Ryûsuke Hamaguchi delivers his best film yet with this self-consciously epic, three-hour tale about a director and his driver
As a new day dawns, Yūsuke Kafuku (Hidetoshi Nishijima) hops into his shiny red car and drives along the highway to his next destination. As syrupy music plays and the opening credits roll, Japanese auteur Ryusuke Hamaguchi sets us up for another one of his trademark dramas of mysterious self-discovery. There’s just one problem: we’re already 40 minutes into Drive My Car's three-hour runtime.
Hamaguchi knows how to surprise his audience, something that his Wheel of Fortune and Fantasy, which premiered at Berlin just nine months ago, certainly proved. There, the three stories that all hinged on a major plot twist seemed to set some new bar for screenwriting. In Drive My Car’s extended prologue, Hamaguchi charts the breakdown of Yūsuke’s marriage to his playwright wife (Reika Kirishima). Almost entirely a two-hander, it establishes the film’s reliance on monologue and storytelling to reveal character. When the marriage ends once and for all, the director seems to reset. Cue titles.
Following that drive, the main thrust is thus: freshly alone in the world and visibly struggling to cope, Yūsuke takes a residency at a remote theatre festival, where he will stage Uncle Vanya. But… complication! The festival directors insist that he not drive himself around, saddling him with Misaki (Tôko Miura). He is angry: part of his process has always been to learn his lines while driving, listening to the other characters on a tape. But slowly, the pair glimpse each other’s souls, and their pasts begin to come to light.
If this sounds a little Green Book, the similarities are only surface level. The tight, almost Buñuelian recurrences and storytelling games of Hamaguchi's earlier films are swapped out for clean psychological veracity, and all of the contradictions that go with it. Drive My Car is grand, ambitious, self-consciously a masterpiece. This creates challenges for the audience: being asked to draw parallels between the characters and figures from Chekov, for example. But Hamaguchi isn’t intellectually distant. He delivers the satisfying beats of a Hollywood weepy, just not necessarily in the order you would expect.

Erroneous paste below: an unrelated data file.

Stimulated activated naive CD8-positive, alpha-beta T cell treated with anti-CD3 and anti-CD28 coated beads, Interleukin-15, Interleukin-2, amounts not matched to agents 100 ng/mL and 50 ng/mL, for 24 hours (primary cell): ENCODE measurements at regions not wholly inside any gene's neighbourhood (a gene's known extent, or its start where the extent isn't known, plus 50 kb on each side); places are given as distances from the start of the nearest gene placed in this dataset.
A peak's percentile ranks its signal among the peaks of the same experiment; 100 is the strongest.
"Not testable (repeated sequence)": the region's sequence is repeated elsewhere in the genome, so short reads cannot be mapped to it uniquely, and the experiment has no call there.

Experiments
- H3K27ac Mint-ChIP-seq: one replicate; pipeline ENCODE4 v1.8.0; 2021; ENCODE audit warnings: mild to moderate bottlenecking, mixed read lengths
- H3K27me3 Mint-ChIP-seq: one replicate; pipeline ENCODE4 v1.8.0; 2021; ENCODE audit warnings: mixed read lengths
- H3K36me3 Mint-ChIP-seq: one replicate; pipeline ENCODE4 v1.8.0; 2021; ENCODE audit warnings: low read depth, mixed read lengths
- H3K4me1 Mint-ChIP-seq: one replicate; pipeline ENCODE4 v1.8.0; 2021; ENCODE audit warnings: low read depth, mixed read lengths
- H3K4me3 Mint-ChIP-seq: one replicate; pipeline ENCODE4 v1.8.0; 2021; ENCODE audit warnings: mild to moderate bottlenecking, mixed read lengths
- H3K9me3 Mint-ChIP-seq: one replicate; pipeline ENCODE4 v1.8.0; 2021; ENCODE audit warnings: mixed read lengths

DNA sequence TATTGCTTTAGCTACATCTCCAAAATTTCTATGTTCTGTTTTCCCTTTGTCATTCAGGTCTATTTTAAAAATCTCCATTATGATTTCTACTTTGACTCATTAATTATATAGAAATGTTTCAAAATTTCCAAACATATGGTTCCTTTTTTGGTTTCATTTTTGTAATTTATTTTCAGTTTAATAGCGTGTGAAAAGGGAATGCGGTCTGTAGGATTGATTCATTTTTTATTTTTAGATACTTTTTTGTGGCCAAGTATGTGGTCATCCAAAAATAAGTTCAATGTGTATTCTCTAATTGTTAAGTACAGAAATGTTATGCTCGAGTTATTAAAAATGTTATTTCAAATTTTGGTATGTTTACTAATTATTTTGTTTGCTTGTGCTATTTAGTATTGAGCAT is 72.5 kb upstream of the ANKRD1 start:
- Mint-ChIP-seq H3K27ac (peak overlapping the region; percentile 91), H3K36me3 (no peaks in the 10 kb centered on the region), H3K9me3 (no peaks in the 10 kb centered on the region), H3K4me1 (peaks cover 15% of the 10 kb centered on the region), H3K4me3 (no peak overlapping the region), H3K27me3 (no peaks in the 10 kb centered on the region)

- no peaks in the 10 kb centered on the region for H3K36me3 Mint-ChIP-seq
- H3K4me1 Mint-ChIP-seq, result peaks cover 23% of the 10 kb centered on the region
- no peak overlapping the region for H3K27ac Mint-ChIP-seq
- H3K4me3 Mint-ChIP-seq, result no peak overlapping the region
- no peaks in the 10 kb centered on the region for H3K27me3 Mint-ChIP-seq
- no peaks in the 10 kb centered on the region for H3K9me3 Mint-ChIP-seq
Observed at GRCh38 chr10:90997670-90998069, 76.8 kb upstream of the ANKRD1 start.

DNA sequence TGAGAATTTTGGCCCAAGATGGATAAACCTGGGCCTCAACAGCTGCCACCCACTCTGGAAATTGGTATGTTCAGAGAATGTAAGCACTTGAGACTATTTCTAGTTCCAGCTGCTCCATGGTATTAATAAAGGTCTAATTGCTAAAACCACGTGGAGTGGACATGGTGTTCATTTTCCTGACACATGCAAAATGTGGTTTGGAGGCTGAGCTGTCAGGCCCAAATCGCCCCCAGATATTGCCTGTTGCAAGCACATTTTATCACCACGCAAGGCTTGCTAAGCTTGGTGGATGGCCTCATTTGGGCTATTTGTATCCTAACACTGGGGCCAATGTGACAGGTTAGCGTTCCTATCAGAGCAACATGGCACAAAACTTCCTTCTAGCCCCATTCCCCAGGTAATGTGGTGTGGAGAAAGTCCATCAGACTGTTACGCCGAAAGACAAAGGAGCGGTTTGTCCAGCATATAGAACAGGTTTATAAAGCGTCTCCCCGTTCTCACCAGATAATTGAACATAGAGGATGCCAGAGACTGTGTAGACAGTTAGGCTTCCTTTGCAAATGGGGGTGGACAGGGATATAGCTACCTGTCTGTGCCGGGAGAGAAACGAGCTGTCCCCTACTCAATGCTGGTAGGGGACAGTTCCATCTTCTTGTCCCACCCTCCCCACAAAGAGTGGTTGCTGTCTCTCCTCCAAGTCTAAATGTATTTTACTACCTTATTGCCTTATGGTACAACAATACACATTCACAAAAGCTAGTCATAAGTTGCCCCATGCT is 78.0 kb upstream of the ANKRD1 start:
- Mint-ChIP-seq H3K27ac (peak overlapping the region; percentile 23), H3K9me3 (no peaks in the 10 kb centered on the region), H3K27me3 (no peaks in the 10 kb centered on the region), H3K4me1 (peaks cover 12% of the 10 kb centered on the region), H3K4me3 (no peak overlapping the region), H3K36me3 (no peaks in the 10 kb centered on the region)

As individually overwhelming as many of the long, cathartic scenes are, the group therapy dynamic – and the film's emotional register – can end up feeling like Ted Lasso-core sentimentality. But then Hamaguchi will drop a simple yet powerful image, like two cigarette-holding hands poking through a sunroof, and the effect is undeniable. Viewers familiar with the director’s usual use of brightly lit digital photography will be impressed by the expansive visual range here. With a remarkable shiny hue, the film glows.
Drive My Car is based on a short story by Haruki Murakami, who was also recently – and freely – adapted by Lee Chang-dong for 2018’s Burning. Murakami’s clipped voice and convincing melodrama proves to be wonderful fodder for any filmmaker wanting to make a big statement. Hamaguchi’s life-lessons are moving, but it’s even more impressive that the filmmaker is able to pull off film after film of increasing quality. If anyone was in doubt, Hamaguchi has arrived, and long may his drive through the emotional forestry of humankind continue.
Drive My Car was screened as part of the BFI London Film Festival 2021. It is released in UK cinemas on 19 November.Where to watch